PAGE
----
Every day, fraudsters use specialized software, or bots, armed with compromised usernames and passwords from data breaches, in hopes of finding a “match” that unlocks someone’s online account for their own profitable gain. This type of attack is commonly referred to as an account takeover attack (ATO) – a sophisticated scheme where fraudsters look to gain unauthorized access to, or “hack” an account. How can you prepare your company with account takeover protection? Consider starting with these three questions:
Customers provide your brand with their personal information, and in turn, expect your company to protect it.
1. Can a new account be created using compromised credentials?
Breached data can be used not only to take over existing accounts, but also to initiate new accounts in someone’s name. Compromised identity information, PII and various sites’ usernames and passwords all can be purchased on the dark web. This information can be used to create new accounts or to access existing accounts. One way companies can identify new-account fraud is by monitoring the account-creation process. By looking at other clues, companies can understand how a good customer behaves, versus a fraudster, when setting up an account, interacting with certain types of organizations, and ultimately completing a transaction.
2. Is it a human or machine?
Bots and free automated software have made it even simpler for fraudsters to execute credential stuffing attacks. Credential stuffing attacks occur when fraudsters access millions of compromised username/password combinations, and overrun a company’s site by trying to login using hundreds of possible credentials. They can churn through tens of thousands of username/password combinations quickly identifying which credentials are valid. A key measure to guard against account takeover identity theft like these is for organizations to be more observant. Like a good doorman or security guard, pay attention to anomalous behavior: Are multiple accounts being accessed from the same device, IP address, or location? Are successful logins quickly followed by a logout without any other activity? Knowing what is normal can quickly expose what is not.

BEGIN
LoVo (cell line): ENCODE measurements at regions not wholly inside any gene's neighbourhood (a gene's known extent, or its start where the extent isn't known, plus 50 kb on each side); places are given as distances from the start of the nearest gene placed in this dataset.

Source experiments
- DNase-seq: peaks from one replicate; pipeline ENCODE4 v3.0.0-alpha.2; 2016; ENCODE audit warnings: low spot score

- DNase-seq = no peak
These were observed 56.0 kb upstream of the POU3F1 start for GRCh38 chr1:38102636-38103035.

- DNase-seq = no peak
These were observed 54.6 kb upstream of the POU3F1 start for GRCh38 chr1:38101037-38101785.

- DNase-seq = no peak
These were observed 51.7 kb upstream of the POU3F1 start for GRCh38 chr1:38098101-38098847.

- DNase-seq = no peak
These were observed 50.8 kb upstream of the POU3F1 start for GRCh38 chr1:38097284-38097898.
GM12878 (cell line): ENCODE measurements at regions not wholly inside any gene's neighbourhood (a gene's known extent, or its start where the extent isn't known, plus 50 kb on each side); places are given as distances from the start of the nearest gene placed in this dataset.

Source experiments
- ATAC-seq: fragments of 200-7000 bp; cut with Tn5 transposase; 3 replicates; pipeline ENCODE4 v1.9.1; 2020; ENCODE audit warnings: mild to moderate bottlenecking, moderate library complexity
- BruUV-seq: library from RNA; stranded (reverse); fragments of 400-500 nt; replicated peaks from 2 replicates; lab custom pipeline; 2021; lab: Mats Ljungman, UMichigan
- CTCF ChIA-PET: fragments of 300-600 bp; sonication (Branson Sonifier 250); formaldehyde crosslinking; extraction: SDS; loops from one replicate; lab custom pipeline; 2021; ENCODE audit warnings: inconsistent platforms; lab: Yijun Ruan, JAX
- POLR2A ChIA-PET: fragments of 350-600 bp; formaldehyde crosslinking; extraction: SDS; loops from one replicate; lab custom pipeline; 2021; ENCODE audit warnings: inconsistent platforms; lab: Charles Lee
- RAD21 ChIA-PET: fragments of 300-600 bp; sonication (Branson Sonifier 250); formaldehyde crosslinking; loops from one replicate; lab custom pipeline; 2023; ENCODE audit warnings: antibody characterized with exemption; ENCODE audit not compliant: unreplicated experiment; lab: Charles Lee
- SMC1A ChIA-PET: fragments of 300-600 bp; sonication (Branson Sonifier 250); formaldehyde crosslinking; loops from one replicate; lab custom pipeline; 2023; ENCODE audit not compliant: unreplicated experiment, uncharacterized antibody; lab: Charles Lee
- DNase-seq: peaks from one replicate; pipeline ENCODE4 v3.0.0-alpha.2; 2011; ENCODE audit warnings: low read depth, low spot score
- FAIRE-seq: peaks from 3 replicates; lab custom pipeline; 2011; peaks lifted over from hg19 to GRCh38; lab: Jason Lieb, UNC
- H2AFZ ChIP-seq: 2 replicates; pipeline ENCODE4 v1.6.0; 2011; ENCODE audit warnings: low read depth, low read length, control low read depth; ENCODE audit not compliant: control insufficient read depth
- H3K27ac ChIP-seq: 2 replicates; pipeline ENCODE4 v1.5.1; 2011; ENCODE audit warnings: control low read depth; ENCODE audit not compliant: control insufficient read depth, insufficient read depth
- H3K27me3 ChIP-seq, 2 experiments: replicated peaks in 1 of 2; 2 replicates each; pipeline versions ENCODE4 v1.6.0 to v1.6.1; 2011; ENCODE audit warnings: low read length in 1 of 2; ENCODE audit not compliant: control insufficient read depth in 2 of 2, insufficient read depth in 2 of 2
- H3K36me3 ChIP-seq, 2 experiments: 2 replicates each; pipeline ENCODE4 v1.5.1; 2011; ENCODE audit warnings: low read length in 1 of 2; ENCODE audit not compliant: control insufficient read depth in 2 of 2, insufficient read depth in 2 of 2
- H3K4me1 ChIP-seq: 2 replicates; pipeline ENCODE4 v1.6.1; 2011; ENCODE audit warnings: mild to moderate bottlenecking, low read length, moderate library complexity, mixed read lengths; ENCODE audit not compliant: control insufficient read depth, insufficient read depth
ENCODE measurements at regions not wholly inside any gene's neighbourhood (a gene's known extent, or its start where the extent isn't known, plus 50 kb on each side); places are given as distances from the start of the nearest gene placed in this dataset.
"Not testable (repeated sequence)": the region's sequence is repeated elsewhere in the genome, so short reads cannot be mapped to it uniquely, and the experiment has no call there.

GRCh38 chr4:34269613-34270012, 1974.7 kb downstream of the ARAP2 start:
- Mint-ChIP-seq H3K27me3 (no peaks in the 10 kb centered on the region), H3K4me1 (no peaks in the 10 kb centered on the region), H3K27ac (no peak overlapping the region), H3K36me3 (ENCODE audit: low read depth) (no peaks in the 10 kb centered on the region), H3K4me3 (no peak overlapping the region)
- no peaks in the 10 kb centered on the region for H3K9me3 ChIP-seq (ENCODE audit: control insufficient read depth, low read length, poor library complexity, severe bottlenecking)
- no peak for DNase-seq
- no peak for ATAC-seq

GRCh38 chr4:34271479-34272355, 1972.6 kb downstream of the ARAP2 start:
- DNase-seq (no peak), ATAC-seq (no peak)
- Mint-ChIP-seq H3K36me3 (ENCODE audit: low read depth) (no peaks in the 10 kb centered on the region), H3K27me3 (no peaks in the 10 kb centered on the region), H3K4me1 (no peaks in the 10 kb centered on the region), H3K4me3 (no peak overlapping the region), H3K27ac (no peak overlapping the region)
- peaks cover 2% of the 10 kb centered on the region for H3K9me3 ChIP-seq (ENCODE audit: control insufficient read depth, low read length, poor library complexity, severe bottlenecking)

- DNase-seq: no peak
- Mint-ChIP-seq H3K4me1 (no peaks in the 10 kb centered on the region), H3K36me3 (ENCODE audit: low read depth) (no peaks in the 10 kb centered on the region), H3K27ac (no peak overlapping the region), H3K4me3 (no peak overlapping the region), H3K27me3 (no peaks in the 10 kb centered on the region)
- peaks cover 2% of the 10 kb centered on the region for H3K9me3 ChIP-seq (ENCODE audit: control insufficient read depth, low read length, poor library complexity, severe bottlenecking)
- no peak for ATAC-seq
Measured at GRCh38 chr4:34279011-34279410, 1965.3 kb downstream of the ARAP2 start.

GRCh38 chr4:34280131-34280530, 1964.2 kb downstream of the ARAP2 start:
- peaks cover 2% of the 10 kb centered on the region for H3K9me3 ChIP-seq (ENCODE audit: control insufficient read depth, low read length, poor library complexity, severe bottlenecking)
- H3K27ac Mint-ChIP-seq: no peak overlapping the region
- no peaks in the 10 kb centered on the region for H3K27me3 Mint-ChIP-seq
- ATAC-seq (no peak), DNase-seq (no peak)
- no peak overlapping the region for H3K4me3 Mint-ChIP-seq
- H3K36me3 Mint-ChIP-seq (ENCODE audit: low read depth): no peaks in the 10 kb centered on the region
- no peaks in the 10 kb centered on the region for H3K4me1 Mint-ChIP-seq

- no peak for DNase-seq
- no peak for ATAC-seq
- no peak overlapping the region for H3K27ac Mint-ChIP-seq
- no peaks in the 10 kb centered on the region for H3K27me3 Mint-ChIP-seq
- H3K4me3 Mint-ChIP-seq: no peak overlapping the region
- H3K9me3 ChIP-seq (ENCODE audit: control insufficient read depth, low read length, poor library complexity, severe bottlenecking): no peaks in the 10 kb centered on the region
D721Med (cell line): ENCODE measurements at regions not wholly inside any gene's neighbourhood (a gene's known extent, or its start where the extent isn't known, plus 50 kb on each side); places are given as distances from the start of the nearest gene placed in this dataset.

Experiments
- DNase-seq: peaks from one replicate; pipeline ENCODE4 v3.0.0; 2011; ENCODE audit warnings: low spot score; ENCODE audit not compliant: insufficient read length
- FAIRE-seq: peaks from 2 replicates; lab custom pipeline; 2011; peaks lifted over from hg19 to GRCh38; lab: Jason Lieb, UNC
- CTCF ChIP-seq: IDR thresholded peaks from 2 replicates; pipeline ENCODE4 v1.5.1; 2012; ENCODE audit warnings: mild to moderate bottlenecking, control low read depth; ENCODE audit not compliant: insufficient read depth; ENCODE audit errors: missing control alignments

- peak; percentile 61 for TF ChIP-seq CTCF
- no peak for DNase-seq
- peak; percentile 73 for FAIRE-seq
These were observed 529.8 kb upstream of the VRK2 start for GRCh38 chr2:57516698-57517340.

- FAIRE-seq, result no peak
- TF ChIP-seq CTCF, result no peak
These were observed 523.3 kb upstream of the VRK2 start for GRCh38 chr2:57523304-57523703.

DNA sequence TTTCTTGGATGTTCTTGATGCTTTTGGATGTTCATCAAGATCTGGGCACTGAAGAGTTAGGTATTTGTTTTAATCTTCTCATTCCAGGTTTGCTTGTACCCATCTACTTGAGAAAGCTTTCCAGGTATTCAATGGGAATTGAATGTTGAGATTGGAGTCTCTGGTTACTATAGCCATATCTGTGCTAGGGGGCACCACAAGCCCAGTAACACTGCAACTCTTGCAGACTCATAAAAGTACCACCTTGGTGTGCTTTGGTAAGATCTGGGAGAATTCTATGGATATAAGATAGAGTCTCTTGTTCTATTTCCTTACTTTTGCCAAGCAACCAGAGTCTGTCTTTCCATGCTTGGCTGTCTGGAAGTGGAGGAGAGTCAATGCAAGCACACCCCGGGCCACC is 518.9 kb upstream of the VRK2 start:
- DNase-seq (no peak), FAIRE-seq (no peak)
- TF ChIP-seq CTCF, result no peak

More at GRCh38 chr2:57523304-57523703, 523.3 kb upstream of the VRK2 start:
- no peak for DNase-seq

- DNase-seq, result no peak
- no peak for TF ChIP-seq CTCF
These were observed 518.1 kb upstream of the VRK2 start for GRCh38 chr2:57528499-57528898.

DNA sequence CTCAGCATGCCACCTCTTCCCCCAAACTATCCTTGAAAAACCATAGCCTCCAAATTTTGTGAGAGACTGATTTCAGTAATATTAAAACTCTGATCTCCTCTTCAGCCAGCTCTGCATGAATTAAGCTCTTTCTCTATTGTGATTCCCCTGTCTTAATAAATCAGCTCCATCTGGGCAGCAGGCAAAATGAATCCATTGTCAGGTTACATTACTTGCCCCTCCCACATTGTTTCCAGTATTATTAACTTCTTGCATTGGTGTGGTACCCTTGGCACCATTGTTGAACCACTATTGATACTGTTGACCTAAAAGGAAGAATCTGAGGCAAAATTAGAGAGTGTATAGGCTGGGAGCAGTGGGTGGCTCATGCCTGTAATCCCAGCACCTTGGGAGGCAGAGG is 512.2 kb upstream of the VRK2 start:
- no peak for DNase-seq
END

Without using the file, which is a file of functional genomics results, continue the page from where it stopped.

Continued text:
3. Are account changes starting to tell a story?
Much like a puzzle, you need to see the full picture to understand how the pieces come together. One change to an account may not raise suspicion, but when viewed holistically, they may be telltale signs of an account takeover. Fraudsters often attempt to “replace” email addresses and phone numbers with ones they control in order to circumvent two-factor authentication measures and prevent the legitimate account owner from receiving alerts about their account status. By looking at all of the different pieces and clues, we can institute account takeover fraud prevention measures to more accurately understand what’s legitimate from what’s fraudulent.
With security breaches targeting some of the largest brands, companies need to not only have a sophisticated fraud strategy in place to protect their brand, but one that identifies and protects their best customers – all without disrupting the user experience.
Accertify can help. Our Digital Identity solution is an account takeover fraud prevention solution that helps eliminate potential threats by providing a platform that features machine learning armed with billions of data points, advanced behavioral analytics and device intelligence technology. In turn, calculating a single trust score and associated reason codes empowers organizations to trust and verify who is on the other side of a digital event.